DOE's request for comments includes whether such terms should be better defined; whether  additional terms should be defined; and whether there should be a step to determine eligibility for characterization as connected equipment.  Other issues include, for example, what responses should be characterized for connected equipment; what metrics should be computed for physical, informational, or other responses; and whether there are other aspects of the characterization execution that should be considered for connected equipment.

Complementary Activities.  DOE says that it is aware of several activities ongoing within the industry related to connected appliances and equipment and is performing due diligence to understand complementary activities underway by stakeholders—such as the Association of Home Appliance Manufacturers (AHAM); Air-Conditioning, Heating, & Refrigeration Institute (AHRI); ASHRAE; Environmental Protection Agency (EPA), and many other professional societies and trade associations.  For example, the Smart Grid Task Force of AHAM has worked with ENERGY STAR on specifications for smart appliances and has developed a standard titled “Common Information Necessary for Intelligent Appliances.”  DOE says that it is performing due diligence to understand ongoing complementary activities underway by stakeholders.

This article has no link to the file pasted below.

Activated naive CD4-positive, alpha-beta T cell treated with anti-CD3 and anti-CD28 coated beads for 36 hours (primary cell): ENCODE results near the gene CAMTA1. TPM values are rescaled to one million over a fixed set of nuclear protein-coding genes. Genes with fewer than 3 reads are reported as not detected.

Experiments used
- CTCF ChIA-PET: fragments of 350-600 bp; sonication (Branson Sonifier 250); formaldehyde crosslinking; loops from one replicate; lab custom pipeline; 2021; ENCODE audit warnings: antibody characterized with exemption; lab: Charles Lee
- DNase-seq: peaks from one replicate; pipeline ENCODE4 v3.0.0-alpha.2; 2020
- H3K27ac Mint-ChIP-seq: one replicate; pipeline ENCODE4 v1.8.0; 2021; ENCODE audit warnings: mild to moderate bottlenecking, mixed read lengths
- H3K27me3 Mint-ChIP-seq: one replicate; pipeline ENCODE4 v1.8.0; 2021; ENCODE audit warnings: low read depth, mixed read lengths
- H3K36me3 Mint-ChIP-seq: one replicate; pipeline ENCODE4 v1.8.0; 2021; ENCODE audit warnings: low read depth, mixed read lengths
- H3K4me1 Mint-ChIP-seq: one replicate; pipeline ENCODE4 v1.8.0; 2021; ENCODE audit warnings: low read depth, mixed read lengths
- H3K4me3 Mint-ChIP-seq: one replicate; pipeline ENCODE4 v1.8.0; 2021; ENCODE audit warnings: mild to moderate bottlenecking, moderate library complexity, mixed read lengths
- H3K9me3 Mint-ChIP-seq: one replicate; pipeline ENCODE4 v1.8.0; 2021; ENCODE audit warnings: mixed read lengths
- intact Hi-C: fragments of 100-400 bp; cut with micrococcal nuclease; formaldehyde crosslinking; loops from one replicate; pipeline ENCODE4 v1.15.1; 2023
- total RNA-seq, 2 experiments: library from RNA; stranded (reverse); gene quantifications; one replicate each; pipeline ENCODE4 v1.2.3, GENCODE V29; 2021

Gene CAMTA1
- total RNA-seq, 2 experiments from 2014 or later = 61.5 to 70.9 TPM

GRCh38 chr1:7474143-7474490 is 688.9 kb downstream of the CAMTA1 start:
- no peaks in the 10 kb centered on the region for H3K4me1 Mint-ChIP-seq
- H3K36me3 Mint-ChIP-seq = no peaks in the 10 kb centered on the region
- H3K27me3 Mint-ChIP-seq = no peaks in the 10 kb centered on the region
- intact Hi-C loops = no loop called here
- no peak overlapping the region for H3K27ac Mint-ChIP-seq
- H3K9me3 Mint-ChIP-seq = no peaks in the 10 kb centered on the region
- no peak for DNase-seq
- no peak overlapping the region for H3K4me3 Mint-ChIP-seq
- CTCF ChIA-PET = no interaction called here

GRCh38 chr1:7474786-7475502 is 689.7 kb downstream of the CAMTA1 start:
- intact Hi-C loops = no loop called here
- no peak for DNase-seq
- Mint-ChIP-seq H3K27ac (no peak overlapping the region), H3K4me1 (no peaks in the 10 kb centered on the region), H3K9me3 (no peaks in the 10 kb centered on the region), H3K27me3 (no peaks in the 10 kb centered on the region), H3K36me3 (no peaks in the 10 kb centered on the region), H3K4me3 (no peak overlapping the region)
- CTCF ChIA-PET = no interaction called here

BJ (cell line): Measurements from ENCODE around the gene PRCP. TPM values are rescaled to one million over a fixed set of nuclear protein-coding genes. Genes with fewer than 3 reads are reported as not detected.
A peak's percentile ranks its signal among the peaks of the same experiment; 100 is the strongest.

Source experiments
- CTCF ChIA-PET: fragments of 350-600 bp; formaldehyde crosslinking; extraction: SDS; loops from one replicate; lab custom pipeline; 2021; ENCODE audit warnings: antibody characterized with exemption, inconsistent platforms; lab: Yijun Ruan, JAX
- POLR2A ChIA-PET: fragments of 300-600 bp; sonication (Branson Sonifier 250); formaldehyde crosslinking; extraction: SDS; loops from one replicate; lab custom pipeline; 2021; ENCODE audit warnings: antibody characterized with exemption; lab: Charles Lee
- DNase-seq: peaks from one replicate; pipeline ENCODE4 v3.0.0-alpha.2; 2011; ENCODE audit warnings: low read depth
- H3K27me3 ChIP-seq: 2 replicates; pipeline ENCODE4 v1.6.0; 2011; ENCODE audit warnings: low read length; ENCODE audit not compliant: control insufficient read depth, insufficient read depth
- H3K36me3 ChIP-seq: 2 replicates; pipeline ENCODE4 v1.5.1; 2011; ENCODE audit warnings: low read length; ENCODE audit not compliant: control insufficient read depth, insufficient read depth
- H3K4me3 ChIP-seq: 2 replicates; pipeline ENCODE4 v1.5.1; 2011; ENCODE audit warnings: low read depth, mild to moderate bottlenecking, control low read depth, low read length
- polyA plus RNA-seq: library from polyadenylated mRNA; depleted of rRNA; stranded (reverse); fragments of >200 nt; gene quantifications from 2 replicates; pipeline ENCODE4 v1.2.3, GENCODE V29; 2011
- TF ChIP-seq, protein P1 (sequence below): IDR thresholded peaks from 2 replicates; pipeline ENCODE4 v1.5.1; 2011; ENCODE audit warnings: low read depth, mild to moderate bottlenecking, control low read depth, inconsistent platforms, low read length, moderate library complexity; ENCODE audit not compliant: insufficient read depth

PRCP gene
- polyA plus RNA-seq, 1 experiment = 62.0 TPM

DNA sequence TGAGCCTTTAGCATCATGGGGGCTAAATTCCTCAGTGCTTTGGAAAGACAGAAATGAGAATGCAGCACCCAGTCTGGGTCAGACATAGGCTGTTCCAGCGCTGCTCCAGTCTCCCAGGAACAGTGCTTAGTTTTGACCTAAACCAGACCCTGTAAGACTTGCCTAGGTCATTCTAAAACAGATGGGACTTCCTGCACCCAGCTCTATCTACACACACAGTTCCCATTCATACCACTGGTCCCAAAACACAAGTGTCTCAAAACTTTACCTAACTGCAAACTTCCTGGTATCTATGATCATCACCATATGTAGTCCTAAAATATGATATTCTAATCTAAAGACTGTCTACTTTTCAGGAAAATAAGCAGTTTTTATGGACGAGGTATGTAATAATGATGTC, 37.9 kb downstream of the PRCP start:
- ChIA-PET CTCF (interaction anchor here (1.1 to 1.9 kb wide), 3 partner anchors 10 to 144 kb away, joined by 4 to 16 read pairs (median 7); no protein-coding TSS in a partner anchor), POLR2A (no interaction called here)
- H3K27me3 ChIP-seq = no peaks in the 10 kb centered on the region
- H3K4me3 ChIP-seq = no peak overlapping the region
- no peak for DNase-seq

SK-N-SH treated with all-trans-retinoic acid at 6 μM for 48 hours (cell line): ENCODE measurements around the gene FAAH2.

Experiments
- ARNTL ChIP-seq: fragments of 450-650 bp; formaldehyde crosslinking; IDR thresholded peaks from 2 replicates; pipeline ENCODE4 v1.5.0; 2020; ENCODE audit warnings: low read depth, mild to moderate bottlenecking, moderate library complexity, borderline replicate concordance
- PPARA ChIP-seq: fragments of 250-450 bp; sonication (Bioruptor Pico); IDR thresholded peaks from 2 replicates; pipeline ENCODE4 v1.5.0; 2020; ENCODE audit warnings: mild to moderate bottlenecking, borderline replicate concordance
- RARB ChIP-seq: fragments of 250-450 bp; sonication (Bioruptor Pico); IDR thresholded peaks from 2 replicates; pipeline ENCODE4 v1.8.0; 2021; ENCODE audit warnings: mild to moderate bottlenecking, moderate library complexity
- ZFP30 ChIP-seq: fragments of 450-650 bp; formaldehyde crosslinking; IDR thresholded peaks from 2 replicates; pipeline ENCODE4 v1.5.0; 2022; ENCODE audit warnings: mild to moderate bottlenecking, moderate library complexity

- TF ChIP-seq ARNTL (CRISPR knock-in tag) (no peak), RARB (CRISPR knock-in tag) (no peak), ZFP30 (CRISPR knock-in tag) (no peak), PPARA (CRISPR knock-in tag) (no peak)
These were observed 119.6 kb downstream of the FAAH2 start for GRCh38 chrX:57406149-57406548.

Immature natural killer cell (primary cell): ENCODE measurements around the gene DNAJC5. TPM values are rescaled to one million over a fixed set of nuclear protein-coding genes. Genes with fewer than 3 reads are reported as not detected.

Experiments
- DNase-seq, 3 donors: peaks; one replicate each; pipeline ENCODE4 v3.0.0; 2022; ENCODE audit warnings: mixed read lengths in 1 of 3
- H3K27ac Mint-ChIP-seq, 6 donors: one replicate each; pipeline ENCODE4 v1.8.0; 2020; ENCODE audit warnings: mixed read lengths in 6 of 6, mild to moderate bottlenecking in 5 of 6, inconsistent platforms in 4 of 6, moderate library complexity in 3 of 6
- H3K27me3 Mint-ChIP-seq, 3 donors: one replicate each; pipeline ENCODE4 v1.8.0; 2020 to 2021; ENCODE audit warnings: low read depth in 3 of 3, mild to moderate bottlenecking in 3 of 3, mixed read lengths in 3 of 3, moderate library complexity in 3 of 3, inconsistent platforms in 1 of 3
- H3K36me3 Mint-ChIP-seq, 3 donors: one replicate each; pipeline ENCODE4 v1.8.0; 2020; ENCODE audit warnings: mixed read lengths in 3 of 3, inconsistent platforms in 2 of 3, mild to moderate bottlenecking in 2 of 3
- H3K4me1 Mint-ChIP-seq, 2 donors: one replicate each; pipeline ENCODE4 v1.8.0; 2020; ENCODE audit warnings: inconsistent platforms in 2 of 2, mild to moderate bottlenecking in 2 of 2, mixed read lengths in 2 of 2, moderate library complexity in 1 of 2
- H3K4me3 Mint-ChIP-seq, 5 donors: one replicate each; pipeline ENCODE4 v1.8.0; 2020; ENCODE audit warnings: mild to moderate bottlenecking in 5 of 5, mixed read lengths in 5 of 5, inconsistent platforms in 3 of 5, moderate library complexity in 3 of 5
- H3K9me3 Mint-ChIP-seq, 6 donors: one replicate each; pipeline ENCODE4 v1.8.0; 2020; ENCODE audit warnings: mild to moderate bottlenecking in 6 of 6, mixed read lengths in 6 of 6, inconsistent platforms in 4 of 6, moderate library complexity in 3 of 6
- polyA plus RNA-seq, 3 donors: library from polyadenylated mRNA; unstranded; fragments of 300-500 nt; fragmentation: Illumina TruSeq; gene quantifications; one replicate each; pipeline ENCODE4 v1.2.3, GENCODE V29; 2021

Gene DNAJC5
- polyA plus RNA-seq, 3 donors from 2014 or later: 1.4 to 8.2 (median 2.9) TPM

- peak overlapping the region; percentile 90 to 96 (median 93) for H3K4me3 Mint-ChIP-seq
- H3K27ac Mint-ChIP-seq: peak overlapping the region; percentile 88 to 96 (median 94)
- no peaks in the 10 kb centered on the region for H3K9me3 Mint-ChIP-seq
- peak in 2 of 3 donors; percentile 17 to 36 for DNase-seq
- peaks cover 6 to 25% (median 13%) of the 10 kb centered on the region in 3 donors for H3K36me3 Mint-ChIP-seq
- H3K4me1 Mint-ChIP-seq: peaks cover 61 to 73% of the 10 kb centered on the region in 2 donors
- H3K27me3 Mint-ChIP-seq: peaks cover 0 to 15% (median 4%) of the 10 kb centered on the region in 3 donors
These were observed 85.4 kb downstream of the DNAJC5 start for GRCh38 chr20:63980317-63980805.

National Policy on the Electricity Grid.  DOE's efforts are consistent with a national policy adopted by Congress to support the modernization of the nation's electricity grid “to maintain a reliable and secure electricity infrastructure that can meet future demand growth” and to achieve a series of goals, “which together characterize a Smart Grid.”  42 U.S.C. §17381. Congress set forth 10 objectives toward this end:

  • Increased use of digital information and controls technology to improve reliability, security, and efficiency of the electric grid.
  • Dynamic optimization of grid operations and resources, with full cyber-security.
  • Deployment and integration of distributed resources and generation, including renewable resources.
  • Development and incorporation of demand response, demand-side resources, and energy-efficiency resources.
  • Deployment of “smart” technologies (real-time, automated, interactive technologies that optimize the physical operation of appliances and consumer devices) for metering, communications concerning grid operations and status, and distribution automation.
  • Integration of “smart” appliances and consumer devices.
  • Deployment and integration of advanced electricity storage and peak-shaving technologies, including plug-in electric and hybrid electric vehicles, and thermal-storage air?conditioning.
  • Provision to consumers of timely information and control options.
  • Development of standards for communication and interoperability of appliances and equipment connected to the electric grid, including the infrastructure serving the grid.
  • Identification and lowering of unreasonable or unnecessary barriers to adoption of smart grid technologies, practices, and services.